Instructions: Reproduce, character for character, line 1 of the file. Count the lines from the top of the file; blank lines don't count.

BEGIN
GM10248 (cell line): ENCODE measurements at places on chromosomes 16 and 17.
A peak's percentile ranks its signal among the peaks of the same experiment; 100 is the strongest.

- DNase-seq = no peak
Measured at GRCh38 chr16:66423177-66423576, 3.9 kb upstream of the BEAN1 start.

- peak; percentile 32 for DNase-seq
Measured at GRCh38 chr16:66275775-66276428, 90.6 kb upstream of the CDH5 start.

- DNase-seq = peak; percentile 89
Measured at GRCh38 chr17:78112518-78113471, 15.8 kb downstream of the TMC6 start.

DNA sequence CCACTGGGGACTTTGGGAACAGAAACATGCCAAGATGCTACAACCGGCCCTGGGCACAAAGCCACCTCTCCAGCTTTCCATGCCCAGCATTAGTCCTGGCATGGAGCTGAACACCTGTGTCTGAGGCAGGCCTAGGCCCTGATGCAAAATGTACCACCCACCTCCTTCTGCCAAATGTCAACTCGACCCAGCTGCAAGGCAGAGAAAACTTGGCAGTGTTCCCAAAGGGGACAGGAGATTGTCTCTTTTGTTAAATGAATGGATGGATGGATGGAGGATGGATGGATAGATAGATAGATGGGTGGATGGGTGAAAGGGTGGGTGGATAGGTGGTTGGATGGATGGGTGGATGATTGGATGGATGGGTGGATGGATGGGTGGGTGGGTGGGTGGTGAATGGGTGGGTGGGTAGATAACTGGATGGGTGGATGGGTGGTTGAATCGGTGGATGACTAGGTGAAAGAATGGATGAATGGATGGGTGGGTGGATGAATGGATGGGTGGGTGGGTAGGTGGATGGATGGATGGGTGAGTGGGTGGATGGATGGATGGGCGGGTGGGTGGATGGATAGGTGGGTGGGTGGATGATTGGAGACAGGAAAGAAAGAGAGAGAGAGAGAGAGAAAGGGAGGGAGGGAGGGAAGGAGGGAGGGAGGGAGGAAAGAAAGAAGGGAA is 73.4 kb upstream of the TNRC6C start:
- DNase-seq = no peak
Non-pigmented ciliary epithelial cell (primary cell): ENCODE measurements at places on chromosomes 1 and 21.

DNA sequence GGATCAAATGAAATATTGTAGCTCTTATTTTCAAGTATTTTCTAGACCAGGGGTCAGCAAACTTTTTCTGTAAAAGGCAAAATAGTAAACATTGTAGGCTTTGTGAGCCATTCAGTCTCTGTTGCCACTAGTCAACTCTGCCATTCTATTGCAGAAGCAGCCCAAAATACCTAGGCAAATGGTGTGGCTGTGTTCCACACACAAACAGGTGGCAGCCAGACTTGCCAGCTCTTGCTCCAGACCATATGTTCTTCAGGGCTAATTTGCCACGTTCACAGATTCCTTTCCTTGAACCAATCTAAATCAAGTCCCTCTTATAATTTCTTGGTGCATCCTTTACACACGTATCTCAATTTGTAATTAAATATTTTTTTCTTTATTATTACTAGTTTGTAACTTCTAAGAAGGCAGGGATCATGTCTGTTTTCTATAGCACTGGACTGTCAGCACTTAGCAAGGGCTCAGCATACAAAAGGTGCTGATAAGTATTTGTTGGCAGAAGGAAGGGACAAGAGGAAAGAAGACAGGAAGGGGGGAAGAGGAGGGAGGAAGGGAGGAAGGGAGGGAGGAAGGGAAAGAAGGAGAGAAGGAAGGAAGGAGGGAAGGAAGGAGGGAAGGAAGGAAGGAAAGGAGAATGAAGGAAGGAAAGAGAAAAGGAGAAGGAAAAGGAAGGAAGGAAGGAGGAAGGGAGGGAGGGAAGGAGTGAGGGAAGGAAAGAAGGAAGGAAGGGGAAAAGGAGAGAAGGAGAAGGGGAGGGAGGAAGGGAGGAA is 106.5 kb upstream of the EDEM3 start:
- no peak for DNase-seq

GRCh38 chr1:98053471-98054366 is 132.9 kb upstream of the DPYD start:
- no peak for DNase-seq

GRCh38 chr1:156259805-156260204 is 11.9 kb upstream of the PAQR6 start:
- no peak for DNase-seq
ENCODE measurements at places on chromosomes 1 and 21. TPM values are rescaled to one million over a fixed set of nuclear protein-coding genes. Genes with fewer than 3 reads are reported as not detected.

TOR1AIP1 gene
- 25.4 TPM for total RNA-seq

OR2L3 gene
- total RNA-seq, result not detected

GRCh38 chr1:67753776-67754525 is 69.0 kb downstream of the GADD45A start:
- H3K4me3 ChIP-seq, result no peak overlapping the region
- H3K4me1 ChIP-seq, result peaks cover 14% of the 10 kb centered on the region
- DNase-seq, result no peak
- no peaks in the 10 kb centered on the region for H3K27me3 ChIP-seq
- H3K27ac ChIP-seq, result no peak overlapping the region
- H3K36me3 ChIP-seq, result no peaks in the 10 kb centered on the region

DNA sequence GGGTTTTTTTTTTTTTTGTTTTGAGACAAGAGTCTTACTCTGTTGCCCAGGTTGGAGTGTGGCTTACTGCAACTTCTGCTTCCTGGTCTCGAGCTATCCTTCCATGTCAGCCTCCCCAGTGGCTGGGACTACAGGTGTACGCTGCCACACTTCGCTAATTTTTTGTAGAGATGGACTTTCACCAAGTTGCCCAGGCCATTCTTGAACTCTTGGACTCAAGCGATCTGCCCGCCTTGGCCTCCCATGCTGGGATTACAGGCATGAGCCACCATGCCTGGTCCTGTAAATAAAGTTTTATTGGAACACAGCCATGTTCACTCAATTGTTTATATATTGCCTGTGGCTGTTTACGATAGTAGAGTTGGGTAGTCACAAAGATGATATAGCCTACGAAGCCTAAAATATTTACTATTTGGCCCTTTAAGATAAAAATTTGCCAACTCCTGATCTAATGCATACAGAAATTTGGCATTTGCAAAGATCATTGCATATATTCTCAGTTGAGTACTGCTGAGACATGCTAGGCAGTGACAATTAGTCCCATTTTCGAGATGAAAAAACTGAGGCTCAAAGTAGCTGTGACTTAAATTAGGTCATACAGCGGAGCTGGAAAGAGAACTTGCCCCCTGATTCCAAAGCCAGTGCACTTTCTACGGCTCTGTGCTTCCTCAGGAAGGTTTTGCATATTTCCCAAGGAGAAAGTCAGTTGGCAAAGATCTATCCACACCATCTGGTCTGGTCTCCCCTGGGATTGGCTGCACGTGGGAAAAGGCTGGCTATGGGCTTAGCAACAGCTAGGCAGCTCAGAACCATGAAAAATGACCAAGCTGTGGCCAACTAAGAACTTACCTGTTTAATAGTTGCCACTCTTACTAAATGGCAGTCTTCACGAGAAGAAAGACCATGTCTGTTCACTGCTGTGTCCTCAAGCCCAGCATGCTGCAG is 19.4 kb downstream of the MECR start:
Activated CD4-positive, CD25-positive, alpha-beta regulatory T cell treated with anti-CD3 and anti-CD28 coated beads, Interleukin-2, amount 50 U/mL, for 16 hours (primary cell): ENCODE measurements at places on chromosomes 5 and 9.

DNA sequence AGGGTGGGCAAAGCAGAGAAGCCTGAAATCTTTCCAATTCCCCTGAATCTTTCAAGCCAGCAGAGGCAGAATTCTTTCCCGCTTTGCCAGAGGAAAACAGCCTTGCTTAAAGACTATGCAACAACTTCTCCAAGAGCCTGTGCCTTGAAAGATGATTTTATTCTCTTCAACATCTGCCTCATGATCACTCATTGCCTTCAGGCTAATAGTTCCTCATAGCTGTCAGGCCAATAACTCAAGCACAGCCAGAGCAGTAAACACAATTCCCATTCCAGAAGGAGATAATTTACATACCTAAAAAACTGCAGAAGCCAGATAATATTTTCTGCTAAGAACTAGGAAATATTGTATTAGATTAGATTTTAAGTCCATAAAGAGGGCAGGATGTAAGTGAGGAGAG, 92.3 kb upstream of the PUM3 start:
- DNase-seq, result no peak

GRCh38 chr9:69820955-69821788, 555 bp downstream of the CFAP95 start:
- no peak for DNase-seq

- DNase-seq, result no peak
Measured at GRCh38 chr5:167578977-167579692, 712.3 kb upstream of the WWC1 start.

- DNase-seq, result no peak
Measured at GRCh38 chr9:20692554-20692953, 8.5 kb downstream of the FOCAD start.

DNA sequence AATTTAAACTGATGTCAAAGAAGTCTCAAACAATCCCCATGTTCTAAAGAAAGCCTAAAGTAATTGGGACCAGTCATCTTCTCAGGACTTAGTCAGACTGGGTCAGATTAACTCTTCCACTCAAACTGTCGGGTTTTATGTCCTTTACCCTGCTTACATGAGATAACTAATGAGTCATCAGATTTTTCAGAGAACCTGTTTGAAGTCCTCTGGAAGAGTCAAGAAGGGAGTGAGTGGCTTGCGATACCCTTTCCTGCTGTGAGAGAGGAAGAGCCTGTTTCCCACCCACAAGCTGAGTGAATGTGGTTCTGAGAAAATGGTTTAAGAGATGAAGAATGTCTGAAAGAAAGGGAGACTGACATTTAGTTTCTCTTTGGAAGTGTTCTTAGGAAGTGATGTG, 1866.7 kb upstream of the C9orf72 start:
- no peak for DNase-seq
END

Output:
GM10248 (cell line): ENCODE measurements at places on chromosomes 16 and 17.